Plant and Soil

, Volume 289, Issue 1–2, pp 187–197 | Cite as

Shifts in plant nutrient use strategies under secondary forest succession

Research Paper


In evergreen broad-leaved forests (EBLFs) in Tiantong National Forest Park, Eastern China, we studied the soil chemistry and plant leaf nutrient concentration along a chronosequence of secondary forest succession. Soil total N, P and leaf N, P concentration of the most abundant plant species increased with forest succession. We further examined leaf lifespan, leaf nutrient characteristics and root–shoot attributes of Pinus massoniana Lamb, the early-successional species, Schima superba Gardn. et Champ, the mid-successional species, and Castanopsis fargesii Franch, the late-successional species. These species showed both intraspecific and interspecific variability along succession. Leaf N concentration of the three dominant species increased while N resorption tended to decrease with succession; leaf P and P resorption didn’t show a consistent trend along forest succession. Compared with the other two species, C. fargesii had the shortest leaf lifespan, largest decay rate and the highest taproot diameter to shoot base diameter ratio while P. massoniana had the highest root–shoot biomass ratio and taproot length to shoot height ratio. Overall, P. massoniana used ‘conservative consumption’ nutrient use strategy in the infertile soil conditions while C. fargesii took up nutrients in the way of ‘resource spending’ when nutrient supply increased. The attributes of S. superba were intermediate between the other two species, which may contribute to its coexistence with other species in a wide range of soil conditions.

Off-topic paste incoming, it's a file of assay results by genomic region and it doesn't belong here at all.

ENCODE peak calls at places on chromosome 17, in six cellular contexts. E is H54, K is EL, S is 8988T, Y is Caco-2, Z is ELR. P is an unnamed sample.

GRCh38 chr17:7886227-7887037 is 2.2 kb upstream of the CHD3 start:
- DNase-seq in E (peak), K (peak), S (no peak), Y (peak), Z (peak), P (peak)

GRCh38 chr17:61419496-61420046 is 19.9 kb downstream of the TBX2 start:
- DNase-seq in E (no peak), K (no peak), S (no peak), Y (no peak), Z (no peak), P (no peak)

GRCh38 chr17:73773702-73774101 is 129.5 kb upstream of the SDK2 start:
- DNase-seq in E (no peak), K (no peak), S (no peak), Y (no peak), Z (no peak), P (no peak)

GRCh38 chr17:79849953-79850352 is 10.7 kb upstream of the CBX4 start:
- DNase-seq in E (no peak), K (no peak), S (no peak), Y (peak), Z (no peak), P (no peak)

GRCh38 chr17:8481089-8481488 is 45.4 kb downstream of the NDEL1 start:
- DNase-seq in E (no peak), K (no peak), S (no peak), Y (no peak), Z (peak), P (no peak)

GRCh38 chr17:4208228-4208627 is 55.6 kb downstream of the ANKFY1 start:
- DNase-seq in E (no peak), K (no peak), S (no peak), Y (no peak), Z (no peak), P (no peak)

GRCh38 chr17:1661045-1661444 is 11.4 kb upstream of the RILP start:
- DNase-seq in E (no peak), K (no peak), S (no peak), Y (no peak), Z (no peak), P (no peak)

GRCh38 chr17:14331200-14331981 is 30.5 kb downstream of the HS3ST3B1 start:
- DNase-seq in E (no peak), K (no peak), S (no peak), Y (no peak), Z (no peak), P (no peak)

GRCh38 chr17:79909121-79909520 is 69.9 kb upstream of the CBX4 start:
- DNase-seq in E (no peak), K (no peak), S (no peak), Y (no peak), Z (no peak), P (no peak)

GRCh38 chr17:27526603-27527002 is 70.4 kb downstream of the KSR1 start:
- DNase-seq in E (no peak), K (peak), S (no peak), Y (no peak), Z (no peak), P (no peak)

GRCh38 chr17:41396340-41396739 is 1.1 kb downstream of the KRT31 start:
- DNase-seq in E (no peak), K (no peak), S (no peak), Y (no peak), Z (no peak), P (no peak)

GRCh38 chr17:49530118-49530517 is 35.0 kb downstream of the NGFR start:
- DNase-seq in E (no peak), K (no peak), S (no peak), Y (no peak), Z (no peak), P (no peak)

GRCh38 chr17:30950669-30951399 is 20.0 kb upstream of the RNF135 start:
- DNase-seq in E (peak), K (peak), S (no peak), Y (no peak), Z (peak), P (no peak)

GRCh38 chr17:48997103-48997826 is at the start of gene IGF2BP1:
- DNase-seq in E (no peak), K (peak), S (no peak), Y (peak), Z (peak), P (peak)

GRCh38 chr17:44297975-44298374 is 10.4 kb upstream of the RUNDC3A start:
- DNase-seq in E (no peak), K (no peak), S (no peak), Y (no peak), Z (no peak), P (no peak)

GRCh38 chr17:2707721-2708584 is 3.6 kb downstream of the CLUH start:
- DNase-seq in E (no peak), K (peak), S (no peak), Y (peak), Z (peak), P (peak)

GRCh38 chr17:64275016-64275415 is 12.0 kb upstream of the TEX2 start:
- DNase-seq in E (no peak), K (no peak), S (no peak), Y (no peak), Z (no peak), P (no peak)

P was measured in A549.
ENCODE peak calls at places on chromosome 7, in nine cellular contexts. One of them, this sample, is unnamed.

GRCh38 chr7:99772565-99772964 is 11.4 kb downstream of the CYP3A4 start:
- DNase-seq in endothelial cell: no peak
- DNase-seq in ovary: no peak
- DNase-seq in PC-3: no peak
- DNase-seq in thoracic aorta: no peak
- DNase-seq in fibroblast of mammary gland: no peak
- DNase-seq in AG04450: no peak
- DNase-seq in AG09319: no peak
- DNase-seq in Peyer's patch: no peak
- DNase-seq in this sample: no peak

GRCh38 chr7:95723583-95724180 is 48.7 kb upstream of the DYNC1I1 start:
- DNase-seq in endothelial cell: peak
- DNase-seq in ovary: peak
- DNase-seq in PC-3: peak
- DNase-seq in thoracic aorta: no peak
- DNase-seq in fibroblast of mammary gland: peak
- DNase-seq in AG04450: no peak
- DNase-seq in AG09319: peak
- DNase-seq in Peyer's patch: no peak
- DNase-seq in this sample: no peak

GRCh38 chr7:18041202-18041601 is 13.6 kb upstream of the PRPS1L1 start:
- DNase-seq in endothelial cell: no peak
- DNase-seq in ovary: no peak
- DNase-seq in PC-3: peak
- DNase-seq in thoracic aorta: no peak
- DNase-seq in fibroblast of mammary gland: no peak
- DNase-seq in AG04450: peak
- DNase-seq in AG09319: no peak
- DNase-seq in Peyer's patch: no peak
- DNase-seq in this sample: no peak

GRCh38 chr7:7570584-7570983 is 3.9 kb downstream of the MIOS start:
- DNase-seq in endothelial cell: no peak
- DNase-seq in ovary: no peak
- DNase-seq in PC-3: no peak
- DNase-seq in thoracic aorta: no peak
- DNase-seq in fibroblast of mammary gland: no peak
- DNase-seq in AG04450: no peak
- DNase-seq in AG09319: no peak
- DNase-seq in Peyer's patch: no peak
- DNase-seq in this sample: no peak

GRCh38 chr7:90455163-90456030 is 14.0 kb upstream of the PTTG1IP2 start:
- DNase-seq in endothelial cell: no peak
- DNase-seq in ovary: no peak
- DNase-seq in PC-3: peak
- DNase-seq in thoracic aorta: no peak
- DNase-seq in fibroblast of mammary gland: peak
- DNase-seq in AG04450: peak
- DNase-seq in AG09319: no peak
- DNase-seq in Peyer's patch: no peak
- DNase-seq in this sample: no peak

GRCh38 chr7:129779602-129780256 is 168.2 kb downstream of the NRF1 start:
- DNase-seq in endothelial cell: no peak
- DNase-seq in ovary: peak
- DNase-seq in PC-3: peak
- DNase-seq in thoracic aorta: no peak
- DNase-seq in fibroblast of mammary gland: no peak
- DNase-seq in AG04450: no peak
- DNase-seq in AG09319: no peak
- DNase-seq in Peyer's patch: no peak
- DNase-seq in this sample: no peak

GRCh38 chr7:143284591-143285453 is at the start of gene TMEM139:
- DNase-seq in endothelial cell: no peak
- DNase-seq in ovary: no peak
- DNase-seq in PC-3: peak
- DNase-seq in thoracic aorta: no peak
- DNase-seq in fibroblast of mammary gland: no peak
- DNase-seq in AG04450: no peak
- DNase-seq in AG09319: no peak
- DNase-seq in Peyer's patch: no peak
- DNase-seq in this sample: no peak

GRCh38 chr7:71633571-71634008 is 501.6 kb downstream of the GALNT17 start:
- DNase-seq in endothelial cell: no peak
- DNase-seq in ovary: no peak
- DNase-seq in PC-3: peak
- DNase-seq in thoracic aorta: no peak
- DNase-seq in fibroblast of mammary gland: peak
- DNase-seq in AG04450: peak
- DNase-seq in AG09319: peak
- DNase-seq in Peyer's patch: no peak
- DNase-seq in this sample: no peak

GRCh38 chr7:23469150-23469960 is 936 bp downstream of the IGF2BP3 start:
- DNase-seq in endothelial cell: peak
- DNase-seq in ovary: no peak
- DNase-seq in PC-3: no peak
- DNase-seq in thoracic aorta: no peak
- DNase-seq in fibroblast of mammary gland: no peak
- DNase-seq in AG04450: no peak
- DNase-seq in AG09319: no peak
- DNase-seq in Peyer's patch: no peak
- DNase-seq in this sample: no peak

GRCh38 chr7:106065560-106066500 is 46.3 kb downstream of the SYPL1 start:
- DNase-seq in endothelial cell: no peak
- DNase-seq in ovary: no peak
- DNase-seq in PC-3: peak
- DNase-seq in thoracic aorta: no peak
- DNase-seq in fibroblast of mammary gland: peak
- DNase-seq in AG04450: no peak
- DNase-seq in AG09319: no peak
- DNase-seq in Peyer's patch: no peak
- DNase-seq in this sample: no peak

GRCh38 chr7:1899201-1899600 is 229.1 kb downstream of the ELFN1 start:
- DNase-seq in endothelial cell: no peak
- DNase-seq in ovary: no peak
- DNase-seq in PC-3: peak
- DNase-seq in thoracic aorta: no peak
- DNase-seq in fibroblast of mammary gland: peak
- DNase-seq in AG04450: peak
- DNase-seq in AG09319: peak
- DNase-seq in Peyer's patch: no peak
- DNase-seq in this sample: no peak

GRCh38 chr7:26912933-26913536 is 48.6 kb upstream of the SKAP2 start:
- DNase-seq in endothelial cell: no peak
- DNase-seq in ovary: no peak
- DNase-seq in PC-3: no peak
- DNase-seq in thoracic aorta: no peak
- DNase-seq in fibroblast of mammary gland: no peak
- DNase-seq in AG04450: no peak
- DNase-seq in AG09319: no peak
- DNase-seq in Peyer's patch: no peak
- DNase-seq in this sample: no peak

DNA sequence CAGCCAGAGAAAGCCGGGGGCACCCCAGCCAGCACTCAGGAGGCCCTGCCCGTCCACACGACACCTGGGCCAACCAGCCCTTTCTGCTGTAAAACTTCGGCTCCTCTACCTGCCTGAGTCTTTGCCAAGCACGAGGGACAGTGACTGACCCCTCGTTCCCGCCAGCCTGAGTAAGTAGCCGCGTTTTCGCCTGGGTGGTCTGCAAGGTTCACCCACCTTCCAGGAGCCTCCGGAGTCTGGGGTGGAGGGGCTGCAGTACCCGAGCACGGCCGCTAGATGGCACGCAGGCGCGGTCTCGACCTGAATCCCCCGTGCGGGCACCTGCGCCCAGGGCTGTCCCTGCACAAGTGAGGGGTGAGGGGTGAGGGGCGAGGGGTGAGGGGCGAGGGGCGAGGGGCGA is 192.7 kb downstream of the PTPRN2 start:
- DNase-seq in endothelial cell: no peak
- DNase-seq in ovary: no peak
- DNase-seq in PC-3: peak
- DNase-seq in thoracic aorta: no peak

Evergreen broad-leaved forests Leaf lifespan  Nutrient resorption Nutrient use strategies Root /shoot ratios Soil nutrients 


C. fargesii

Castanopsis fargesii


evergreen broad-leaved forest

P. massoniana

Pinus massoniana


root–shoot biomass ratio


root–shoot diameter ratio


root–shoot length ratio

S. superba

Schima superba



The authors thank Jia-Yue Shi, Liang Zhao and Dong He for their help in the field work, and Guang-Yao Li, Hui Dai, Wei Xia and Rui Wang for their help during laboratory work; Prof. Yong-Chang Song and Xiao-Yong Chen comment on the manuscript. Two anonymous reviewers made valuable comments and thoughts which greatly improved the manuscript. This study was supported by the National Natural Science Foundation of China (Grant No. 30130060).


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Copyright information

© Springer Science+Business Media B.V. 2006

Authors and Affiliations

  1. 1.Department of Environment ScienceEast China Normal UniversityShanghaiPeople’s Republic of China
  2. 2.Department of Evolution, Ecology, and Organismal BiologyOhio State UniversityColumbusUSA

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